Bill permitting used-car sales without warranties advances
CHARLESTON, W.Va. -- State Senate Judiciary Committee members advanced a bill Monday that would allow auto dealers to sell older, high-mileage vehicles without warranties.
Advocates for low-income West Virginians said the bill (SB459) would allow unscrupulous used-car dealers to sell unsafe clunkers with no repercussions.
"They have an incentive to look the other way," said Dave McMahon, lobbyist for Mountain State Justice, a group that represents consumers. "Right now you're protecting low-income consumers. This bill would no longer protect low-income consumers."
But state senators and auto-dealer lobbyists said the bill would help low-income people, giving them an opportunity to purchase affordable cars.
The warranty requirement drives up the cost of used cars, they said.
"This is a service for those low-income people, not a disservice, not in any way, shape or form," said Sen. Bill Cole, R-Mercer, a car dealer in Bluefield.
Judiciary Committee members passed the legislation by a non-unanimous voice vote.
Under the bill, used-car dealers would have to disclose vehicles' safety and mechanical problems in a written report. The dealerships only could sell warranty-less cars that cost less than $2,500, or have more than 80,000 miles, or are older than seven years.
States surrounding West Virginia already allow dealers to sell "as is" vehicles without warranties, said Ruth Lemmon, president of the West Virginia Auto and Truck Dealers Association. Many West Virginians buy the low-priced, high-mileage vehicles in those states, she said.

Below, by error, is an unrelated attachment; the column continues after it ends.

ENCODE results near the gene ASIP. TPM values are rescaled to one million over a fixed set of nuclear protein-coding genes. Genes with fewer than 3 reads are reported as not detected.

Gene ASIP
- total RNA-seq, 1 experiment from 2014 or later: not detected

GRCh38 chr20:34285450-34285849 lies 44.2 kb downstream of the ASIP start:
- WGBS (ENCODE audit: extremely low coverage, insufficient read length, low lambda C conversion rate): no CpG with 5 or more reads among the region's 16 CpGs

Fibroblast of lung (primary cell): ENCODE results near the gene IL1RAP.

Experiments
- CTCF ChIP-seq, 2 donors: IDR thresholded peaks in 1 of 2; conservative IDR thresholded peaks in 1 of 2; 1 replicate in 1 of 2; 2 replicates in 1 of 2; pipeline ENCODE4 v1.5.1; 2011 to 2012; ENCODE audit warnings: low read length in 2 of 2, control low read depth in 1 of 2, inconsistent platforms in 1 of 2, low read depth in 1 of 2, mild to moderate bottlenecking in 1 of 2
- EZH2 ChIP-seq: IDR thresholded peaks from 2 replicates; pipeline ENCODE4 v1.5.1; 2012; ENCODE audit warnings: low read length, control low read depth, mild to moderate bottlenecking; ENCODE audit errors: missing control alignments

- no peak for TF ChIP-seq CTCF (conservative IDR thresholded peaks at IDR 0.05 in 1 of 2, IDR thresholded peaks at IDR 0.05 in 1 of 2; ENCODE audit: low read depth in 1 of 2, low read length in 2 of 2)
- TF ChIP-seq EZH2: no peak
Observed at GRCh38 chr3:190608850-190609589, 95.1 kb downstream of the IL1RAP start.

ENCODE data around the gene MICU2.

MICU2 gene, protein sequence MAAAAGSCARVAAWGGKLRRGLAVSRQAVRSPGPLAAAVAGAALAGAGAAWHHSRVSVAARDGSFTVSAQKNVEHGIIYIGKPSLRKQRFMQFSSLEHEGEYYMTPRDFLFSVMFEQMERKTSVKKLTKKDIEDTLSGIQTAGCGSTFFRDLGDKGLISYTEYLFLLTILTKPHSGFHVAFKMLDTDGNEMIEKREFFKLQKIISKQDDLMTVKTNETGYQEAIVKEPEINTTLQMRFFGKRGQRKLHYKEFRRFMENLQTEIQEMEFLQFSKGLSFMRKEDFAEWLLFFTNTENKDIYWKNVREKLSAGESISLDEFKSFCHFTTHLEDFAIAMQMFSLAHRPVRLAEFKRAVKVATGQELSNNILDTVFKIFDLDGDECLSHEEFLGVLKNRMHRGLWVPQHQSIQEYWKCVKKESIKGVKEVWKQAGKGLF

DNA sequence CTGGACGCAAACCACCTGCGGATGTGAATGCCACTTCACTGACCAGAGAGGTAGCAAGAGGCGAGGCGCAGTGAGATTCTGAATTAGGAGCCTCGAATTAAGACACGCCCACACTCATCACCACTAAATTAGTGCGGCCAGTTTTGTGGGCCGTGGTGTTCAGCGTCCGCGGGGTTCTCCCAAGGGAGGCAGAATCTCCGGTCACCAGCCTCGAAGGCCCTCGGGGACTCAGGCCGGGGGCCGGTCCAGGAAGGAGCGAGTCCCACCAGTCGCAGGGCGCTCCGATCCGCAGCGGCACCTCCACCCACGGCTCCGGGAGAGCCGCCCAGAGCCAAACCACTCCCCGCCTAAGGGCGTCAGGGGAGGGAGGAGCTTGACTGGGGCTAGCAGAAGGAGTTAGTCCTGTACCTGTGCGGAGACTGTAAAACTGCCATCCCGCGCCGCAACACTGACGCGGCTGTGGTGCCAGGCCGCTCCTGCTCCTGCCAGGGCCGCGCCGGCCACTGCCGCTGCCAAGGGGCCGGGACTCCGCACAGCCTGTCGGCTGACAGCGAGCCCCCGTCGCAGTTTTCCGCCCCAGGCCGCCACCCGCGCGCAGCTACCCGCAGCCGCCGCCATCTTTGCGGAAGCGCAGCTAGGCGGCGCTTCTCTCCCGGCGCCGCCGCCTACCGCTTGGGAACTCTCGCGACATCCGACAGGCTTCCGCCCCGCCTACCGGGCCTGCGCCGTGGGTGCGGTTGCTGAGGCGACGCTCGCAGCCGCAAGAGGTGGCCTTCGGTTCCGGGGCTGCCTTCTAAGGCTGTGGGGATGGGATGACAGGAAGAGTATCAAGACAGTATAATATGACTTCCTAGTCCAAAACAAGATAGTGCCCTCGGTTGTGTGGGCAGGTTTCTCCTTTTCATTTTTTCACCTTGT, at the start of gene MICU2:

Also, individual sellers, banks and auction houses can sell vehicles without warranties in West Virginia, Lemmon noted. The current law requiring warranties only applies to car dealerships.
"We simply just want to be able to compete on this type of vehicle," Lemmon told lawmakers.
Chris Hedges, a former lawyer with the West Virginia Attorney General's Consumer Protection Division, said he fielded numerous calls from people who bought used cars that broke down quickly.
Hedges said most consumers -- rich and poor -- don't read reports that detail vehicle deficiencies. He also predicted that more unsafe cars would wind up on West Virginia roads.
"This bill would hurt one sector of the population: the low-income sector," Hedges said.
Senate Judiciary Committee members also advanced:
* A bill (SB90) that makes it a felony crime for someone who drives under the influence and has an accident that causes bodily injury to another person. The crime now is treated as a misdemeanor offense.
* Legislation (SB656) that requires the state lawmakers to set up a committee to analyze the financial impact of new gambling casinos in surrounding states. The new casinos compete against gaming facilities in West Virginia.
"We've lost an edge," said Sen. Herb Snyder, D-Jefferson. "We were the only game in town. That has changed."
* A bill (SB437) designed to crack down on illegal "puppy mills." The bill limits the number of breeding dogs such facilities may house. Commercial breeders also would have to obtain licenses and pay fees. Their facilities would be inspected twice a year. Breeders could only sell dogs as household pets.
The bills now go to the full Senate for a vote.
Reach Eric Eyre at firstname.lastname@example.org or 304-348-4869.